Both of the main parties see political advantage in going it alone if they win in 2015.
The party is determined not to allow the Conservatives to make Labour failure the story of Thursday's by-election.
The Chancellor is still confronted by the awkward truth that for most people there is no recovery at all.
Trailing to Ukip on immigration and to Labour on the NHS, the Conservatives' best hope may be an economic slowdown that persuades voters the storm has not passed.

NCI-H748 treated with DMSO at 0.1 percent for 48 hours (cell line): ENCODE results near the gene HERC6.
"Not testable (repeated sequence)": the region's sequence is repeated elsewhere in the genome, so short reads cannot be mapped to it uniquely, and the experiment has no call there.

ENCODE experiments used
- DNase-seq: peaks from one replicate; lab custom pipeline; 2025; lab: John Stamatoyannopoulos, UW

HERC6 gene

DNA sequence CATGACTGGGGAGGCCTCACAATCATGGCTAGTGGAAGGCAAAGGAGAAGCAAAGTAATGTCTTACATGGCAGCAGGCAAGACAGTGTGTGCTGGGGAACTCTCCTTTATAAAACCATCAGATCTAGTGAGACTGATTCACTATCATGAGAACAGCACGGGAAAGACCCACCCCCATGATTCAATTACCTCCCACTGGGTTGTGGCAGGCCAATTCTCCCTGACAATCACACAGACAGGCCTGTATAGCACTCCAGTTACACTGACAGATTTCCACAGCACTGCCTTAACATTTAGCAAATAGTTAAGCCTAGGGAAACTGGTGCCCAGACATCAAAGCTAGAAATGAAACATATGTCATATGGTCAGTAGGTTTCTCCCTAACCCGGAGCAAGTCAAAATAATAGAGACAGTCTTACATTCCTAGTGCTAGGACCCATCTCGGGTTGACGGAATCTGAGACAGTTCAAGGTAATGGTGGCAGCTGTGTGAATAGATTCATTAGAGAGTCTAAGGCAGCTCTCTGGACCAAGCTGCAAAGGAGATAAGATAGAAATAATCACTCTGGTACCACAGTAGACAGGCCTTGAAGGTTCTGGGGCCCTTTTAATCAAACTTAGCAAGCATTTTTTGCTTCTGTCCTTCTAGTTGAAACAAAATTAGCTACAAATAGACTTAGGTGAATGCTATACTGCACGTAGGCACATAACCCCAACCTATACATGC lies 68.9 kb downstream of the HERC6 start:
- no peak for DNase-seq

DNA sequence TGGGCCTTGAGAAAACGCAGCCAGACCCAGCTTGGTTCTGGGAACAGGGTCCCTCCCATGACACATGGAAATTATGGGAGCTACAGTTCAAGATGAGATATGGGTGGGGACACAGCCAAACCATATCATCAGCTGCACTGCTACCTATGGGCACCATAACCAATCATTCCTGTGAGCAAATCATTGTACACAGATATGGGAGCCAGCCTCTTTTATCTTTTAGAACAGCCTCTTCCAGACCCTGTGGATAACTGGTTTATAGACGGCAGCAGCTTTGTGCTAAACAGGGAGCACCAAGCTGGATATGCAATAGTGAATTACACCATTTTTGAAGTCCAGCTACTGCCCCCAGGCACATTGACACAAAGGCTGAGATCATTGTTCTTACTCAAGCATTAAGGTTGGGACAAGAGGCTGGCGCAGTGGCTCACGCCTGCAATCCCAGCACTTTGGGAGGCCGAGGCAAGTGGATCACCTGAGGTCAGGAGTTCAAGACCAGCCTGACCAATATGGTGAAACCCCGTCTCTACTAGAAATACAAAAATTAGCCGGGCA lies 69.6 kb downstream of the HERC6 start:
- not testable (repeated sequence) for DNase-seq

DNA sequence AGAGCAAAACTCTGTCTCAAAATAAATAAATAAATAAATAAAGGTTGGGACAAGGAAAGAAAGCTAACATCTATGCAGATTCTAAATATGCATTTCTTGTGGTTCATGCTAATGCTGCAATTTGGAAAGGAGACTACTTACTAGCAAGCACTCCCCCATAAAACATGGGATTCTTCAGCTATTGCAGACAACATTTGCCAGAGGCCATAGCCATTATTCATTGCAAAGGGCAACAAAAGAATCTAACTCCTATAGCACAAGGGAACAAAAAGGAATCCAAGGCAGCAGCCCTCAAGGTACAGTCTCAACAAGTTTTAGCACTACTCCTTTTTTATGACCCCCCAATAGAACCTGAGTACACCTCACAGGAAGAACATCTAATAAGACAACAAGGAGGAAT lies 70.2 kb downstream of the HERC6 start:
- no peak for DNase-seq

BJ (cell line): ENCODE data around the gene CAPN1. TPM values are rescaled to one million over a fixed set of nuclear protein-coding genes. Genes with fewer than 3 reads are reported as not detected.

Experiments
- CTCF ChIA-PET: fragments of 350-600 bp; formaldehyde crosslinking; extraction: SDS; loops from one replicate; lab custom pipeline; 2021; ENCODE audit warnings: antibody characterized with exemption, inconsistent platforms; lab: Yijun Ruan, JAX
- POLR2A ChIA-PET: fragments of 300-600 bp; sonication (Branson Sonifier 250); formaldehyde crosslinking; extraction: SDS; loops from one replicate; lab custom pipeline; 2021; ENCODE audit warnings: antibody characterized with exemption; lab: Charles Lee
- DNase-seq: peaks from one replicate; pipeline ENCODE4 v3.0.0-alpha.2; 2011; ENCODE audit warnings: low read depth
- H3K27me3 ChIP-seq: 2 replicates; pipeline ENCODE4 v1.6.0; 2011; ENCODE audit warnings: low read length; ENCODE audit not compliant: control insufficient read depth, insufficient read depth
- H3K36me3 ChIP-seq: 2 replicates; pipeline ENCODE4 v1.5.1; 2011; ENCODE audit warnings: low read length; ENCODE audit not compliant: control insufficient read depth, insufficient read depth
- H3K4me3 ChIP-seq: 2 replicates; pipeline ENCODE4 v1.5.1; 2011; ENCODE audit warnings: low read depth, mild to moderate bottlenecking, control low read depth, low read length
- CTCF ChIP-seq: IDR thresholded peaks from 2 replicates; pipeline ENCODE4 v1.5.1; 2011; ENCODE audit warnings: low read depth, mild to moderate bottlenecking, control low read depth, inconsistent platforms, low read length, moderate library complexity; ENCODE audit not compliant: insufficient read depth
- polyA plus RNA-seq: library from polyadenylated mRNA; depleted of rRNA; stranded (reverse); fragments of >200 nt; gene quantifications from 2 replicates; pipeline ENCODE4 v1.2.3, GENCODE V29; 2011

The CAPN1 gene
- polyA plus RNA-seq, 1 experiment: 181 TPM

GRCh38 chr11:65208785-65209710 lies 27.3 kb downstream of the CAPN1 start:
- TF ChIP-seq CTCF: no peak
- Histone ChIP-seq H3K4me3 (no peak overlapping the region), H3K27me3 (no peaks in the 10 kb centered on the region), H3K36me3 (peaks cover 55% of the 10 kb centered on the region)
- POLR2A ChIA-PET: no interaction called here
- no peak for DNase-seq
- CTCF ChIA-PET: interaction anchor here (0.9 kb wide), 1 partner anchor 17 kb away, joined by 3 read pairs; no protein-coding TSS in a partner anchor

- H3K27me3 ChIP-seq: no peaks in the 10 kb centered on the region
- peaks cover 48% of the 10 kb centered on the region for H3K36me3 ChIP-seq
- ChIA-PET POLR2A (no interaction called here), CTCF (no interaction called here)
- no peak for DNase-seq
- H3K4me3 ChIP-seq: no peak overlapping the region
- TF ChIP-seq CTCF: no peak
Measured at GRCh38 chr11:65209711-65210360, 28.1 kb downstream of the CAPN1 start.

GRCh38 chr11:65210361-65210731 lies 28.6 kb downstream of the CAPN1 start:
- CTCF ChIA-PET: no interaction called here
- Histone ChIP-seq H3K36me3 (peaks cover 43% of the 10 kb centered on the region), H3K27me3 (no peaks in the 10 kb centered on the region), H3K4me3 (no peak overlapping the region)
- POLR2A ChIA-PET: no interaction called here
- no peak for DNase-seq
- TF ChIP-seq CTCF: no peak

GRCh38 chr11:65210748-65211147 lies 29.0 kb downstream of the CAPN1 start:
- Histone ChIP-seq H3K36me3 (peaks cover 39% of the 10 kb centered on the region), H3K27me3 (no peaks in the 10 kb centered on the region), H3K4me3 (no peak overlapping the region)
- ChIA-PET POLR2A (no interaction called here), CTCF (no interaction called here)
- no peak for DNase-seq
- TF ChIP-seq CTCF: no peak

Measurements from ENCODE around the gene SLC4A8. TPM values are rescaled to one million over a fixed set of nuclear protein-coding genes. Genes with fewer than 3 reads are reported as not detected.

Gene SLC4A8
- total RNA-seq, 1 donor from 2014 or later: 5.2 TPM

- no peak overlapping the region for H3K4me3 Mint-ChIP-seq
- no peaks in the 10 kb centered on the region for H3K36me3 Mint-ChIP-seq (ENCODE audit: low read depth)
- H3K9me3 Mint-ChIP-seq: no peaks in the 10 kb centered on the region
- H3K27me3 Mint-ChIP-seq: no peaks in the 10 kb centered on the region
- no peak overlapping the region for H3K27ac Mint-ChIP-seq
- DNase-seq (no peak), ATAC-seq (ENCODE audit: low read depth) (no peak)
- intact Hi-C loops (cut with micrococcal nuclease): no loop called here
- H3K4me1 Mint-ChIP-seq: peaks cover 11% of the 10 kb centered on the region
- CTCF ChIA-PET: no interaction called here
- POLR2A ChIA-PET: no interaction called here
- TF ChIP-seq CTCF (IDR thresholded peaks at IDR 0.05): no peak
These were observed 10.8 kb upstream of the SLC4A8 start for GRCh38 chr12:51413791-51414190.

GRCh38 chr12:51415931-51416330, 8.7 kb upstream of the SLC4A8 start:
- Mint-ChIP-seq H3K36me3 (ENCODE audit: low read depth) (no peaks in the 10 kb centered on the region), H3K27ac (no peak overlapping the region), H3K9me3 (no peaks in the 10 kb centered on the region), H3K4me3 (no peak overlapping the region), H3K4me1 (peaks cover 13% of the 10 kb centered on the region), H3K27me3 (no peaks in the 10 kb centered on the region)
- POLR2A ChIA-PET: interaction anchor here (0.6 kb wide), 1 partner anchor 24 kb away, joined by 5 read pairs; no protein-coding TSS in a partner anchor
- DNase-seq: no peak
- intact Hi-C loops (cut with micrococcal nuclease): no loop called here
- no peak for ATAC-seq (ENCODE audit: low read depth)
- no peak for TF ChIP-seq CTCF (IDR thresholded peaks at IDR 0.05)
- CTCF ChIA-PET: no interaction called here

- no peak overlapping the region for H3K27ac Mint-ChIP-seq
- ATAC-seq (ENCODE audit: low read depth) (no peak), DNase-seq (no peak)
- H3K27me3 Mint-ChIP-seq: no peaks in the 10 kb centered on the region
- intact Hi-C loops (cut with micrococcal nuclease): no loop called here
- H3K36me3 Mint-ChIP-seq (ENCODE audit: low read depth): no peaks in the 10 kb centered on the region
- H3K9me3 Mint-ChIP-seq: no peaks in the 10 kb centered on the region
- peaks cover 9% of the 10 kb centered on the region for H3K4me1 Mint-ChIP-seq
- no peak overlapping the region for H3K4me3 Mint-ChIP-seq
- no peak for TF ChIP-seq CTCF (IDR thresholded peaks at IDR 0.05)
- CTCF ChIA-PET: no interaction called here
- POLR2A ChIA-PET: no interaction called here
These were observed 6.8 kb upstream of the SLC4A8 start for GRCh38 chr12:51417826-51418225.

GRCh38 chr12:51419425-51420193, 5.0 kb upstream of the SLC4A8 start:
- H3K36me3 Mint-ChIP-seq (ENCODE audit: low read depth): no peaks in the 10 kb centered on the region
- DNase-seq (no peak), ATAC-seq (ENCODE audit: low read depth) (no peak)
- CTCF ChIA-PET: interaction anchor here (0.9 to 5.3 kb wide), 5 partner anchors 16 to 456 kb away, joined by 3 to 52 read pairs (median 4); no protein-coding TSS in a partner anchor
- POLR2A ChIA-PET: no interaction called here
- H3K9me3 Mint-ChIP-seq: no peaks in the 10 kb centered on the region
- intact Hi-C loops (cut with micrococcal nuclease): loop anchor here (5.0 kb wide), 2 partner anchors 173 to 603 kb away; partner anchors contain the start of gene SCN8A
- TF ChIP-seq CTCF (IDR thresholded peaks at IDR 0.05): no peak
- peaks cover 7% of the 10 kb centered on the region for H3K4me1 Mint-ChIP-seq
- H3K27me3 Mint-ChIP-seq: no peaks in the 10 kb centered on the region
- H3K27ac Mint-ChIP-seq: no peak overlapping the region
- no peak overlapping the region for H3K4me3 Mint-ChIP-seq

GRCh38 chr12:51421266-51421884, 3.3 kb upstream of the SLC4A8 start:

Both parties will be portrayed as unserious and lacking in credibility.
Our hard-fought victory in Heywood & Middleton stands in stark contrast to the Tories' collapse in Clacton.
They need to focus on winning tactical votes from Labour supporters to hold on to their MPs.
The Conservatives' brand weakness means they may struggle to reach the level needed to be the largest party.
The party risks leaving itself open to a "tax bombshell" attack by Labour.
In the age of austerity and Ukip, the Conservatives' advantage on leadership and the economy may not be enough to deliver them victory.